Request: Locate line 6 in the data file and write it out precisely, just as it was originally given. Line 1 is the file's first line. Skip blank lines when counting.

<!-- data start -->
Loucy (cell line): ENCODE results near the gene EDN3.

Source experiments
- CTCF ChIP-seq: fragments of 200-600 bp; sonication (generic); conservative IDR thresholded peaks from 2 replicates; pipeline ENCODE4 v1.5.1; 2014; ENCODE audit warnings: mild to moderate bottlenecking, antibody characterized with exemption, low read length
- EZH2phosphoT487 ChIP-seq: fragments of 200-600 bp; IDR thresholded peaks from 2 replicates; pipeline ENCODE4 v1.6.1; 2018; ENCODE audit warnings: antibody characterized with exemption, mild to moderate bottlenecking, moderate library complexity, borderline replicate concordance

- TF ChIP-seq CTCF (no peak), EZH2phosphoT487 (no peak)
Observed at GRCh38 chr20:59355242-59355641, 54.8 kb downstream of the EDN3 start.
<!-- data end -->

Observed at GRCh38 chr20:59355242-59355641, 54.8 kb downstream of the EDN3 start.